1 Choose Whether to Make Accounts Private
Ultimately, the process starts with the decision of whether or not to keep your social media accounts public. Public social media profiles can be accessed by anyone, while private accounts mean that you have to be connected with someone online in order for them to see your profile. There are several reasons to keep social media accounts private. However, using social media correctly can actually help you stand out from other candidates when applying to school or a job. You may want to pick and choose which platforms or profiles to keep and which to remove. It’s important to note, it’s still highly encouraged to remove content even if your profile is private – just because the public can’t see your content, friends, family, and acquaintances that follow you can.
2 Deactivate Outdated Accounts
Do you have old social media accounts that you have stopped using? In these instances, it’s usually best to delete the accounts entirely if they aren’t being used. Why would you risk having a hiring manager or admissions official find something on that account if it’s not even used anymore? It’s simply not worth the risk to keep the profile live. You should consider deleting the profile prior to a big interview.
3 Know what needs to change
When you do a social media scrub, you’ll find opportunities to remove or update content. Having an idea of the type of content to address is the first step. Once you begin your process, you’ll know it when you see it. For anything that looks questionable, it’s better to err on the side of caution and remove the post.
4 Go Way Back Into Your History
When doing a social media scrub, you will want to review all posts. This means reviewing all posts from the launch of the social media account. Reviewing old posts is particularly important because, although you may not realize how different you once were. Be sure to check accounts on social media platforms that have been around longer, like Twitter and Facebook.
5 Remove Questionable Content
As you review past social media posts, you may find content that is considered questionable to keep. This would include content that may be looked at as inappropriate, offensive, or even illegal. It’s encouraged to take a conservative approach – so even if you think a post is the least bit questionable, it’s best to remove it from the internet.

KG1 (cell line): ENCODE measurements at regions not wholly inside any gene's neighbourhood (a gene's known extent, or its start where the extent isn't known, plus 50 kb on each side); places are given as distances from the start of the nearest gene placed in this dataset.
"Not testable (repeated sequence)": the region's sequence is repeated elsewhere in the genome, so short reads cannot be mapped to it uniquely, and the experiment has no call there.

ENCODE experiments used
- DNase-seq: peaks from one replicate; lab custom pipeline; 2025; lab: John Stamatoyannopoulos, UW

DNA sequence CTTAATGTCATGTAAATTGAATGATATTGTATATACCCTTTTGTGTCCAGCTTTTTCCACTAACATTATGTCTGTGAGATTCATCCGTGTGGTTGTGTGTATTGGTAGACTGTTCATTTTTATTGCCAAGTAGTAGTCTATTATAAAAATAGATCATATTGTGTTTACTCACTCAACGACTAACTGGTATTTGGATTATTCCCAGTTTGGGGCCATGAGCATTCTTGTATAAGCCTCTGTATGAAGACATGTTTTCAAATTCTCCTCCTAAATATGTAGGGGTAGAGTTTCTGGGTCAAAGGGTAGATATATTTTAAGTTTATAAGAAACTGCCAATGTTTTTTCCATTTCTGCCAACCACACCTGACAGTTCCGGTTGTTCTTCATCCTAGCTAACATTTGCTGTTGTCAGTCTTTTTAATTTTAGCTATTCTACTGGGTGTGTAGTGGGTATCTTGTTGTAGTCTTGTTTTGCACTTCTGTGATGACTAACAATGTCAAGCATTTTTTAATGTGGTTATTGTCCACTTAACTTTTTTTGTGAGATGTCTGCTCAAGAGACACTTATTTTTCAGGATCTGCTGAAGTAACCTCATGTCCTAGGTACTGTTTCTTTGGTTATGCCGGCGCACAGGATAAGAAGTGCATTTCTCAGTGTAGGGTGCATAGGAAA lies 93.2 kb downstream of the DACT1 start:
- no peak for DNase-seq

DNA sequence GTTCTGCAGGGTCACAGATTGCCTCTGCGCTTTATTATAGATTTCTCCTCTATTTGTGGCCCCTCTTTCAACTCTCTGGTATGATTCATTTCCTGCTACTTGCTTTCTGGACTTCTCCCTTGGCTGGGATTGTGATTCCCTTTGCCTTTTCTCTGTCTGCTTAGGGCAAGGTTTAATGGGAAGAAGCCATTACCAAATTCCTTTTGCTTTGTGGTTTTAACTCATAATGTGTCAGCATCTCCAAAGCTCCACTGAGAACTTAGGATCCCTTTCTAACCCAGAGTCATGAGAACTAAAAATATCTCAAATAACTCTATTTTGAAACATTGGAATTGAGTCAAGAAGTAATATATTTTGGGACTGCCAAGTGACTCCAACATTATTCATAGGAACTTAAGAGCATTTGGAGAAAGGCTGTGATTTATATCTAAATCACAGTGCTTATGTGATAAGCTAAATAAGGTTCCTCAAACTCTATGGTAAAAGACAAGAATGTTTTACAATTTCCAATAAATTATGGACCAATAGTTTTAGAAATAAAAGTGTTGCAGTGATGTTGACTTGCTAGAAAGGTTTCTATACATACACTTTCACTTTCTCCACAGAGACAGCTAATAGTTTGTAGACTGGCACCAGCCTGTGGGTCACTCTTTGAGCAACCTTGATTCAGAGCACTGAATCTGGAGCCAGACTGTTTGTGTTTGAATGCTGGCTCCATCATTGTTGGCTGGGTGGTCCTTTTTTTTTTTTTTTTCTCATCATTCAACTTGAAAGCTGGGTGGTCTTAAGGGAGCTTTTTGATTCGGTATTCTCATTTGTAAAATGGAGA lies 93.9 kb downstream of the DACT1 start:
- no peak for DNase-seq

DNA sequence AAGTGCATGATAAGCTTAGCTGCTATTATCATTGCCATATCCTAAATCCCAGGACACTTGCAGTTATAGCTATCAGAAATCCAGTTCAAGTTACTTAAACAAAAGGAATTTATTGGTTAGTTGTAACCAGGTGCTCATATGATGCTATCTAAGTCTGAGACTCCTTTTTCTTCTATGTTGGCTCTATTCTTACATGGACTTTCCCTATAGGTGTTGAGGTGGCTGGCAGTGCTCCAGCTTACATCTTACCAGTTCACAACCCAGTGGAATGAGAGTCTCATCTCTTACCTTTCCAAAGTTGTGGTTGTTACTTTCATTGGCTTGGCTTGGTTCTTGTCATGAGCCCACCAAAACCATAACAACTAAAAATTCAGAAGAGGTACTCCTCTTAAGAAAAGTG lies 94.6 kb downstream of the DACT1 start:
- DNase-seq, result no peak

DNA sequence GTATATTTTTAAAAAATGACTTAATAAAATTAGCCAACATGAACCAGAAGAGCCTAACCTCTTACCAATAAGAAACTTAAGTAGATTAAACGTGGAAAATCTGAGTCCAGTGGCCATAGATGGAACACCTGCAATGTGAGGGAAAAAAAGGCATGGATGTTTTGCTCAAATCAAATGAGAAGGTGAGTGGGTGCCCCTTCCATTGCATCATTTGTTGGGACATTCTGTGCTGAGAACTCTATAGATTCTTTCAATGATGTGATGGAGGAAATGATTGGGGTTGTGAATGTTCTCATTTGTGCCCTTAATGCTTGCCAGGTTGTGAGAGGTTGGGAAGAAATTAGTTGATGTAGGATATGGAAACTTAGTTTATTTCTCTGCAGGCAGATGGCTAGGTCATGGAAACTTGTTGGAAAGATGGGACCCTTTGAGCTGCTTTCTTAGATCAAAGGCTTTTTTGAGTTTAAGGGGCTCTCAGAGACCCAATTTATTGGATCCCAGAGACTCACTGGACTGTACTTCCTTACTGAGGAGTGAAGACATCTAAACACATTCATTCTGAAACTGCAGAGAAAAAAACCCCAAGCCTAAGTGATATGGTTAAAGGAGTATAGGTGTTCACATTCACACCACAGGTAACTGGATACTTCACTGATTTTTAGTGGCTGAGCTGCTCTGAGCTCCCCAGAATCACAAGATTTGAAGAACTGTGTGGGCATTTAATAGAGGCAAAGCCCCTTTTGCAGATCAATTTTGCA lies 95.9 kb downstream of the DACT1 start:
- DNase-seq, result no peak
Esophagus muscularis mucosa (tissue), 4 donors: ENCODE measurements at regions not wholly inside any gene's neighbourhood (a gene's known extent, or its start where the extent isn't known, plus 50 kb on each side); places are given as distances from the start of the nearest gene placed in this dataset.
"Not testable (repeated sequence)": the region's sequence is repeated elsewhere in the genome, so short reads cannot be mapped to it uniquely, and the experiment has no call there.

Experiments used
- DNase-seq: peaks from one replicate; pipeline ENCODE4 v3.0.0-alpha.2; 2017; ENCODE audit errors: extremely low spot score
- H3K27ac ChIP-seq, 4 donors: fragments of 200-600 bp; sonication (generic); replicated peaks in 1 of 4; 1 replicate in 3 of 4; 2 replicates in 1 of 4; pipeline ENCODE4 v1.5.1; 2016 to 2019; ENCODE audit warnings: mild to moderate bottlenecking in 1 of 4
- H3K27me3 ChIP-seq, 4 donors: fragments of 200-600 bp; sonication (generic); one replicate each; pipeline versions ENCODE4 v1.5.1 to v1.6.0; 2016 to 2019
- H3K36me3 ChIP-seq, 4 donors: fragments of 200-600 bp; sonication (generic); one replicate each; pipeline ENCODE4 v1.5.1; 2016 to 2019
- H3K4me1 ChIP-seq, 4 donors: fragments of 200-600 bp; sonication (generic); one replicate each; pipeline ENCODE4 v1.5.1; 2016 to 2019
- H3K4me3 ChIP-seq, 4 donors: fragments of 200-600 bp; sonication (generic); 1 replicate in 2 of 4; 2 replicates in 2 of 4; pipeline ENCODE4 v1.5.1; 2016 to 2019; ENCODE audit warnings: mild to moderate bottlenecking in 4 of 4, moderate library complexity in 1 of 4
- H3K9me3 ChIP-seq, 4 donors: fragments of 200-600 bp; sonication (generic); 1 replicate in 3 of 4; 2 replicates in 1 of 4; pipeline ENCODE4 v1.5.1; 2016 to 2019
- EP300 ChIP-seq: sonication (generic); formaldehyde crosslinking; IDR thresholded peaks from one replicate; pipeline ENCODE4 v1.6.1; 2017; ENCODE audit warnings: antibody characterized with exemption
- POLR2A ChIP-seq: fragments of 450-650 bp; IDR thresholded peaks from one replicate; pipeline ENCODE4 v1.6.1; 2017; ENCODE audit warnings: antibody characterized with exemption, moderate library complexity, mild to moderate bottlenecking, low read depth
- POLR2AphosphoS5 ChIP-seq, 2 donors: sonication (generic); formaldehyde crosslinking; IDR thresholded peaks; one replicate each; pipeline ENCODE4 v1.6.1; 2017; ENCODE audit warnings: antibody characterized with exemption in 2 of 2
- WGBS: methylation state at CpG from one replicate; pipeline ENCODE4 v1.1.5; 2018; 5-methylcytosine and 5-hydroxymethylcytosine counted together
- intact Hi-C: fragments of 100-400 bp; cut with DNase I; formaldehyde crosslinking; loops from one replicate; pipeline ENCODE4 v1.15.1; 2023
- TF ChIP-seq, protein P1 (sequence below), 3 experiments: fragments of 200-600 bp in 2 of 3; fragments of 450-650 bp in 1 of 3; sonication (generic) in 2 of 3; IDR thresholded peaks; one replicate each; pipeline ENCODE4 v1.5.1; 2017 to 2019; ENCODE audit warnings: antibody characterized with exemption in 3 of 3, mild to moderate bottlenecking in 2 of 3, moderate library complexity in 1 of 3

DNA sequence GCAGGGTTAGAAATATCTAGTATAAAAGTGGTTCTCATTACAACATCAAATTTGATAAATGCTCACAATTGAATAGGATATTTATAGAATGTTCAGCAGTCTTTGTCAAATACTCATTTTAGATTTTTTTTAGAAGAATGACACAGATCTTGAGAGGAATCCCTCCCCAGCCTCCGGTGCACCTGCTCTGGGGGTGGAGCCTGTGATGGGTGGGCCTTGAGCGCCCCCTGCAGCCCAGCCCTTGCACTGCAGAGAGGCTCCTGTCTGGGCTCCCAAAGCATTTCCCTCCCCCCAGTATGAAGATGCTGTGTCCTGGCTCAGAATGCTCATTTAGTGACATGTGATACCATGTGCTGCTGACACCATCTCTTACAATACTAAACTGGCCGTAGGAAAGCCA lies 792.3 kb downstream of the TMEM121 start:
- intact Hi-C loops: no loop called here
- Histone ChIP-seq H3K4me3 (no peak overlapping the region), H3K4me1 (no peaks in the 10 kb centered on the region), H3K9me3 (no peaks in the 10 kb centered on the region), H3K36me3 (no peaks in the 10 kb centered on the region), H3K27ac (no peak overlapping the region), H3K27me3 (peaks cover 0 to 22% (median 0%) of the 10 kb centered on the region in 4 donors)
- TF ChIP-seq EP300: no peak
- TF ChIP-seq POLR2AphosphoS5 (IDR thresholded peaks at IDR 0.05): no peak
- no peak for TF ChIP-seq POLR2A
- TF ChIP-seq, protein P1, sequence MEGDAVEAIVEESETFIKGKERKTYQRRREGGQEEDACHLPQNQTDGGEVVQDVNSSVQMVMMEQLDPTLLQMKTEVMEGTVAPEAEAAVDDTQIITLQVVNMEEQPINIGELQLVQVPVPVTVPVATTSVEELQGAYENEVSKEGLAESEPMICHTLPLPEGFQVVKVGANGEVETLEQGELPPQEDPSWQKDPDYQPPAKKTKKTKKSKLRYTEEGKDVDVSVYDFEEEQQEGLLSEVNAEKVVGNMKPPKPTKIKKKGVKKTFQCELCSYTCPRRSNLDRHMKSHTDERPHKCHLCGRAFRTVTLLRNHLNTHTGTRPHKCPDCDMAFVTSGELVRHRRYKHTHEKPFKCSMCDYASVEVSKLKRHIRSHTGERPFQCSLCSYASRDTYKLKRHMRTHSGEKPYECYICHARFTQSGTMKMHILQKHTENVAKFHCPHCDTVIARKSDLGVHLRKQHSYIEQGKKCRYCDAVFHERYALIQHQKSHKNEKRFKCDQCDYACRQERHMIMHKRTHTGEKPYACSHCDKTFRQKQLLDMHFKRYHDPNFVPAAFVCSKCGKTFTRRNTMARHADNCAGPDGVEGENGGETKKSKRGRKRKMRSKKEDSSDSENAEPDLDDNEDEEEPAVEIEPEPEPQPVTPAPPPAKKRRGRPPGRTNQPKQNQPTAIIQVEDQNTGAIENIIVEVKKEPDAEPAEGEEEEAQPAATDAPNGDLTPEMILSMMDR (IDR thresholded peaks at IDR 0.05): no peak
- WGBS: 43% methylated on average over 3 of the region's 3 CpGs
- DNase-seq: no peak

6 Google Yourself
Google can pull in content from social media accounts. If you Google yourself, do your social media accounts come up first as a result? If you click on the Google images tab, are there any images that come up from a social media profile? These are considerations to keep in mind, particularly ahead of a job interview or college application.
7 Update Your Profile Picture
When it comes to cleaning up your social media accounts, it’s important not to forget your profile picture. A profile picture on social media is likely the first thing a recruiter or admissions person would see upon finding your profile. Make sure that the profile image creates a positive impression. If your current profile picture does not give a good representation to others, consider adding a more professional one. It’s not a bad idea to hire a photographer to develop headshots to use – it shows that you want to be taken seriously.
8 Add a Bio
Your new profile shouldn’t stop at upgrading your profile pictures – you should also consider crafting a short, but detailed bio as well. All social media platforms have an area that allows users to create a short bio. Writing a snappy, and creative bio is a great way to make a first impression and show who you are. If you already have a bio, consider updating or even re-doing your bio to make it more professional, genuine, and detailed.
9 Unfollow Negative Accounts
With many social media platforms, in particular Twitter and Instagram, accounts you follow may be shown in your public profile. Consider unfollowing accounts that can negatively impact your reputation, and even finding positive influencers and accounts to follow. By doing this, it further cements your social media profiles as being seen as professional.
10 Post New Content
For a job interview or college application, it’s a great idea to post on social media if it helps you look more professional and improves your candidacy. After doing a scrub of past social media posts, start updating your profile with posts on topics that will help your chances of getting that new job, or being accepted into the program of your choice. This shows your passion for your area of expertise, as well as thought leadership.
11 Build Credibility
The final step with your social media accounts is to use them as a way to add credibility to your name. As you continue to use your newly scrubbed profile, consider ways to build credibility through social media. One great way to do this is to build a network online. By connecting with others who are in your field, or have similar interests as you do, you can grow your network and your following online.
With the amount of activity and number of posts on social media these days, there will be content that you posted at one point that may be beneficial to remove. Be sure to take the time to do a proper social media clean-up well ahead of a job interview or college application. A post of bad judgment shouldn’t be the reason for getting denied a job or college acceptance.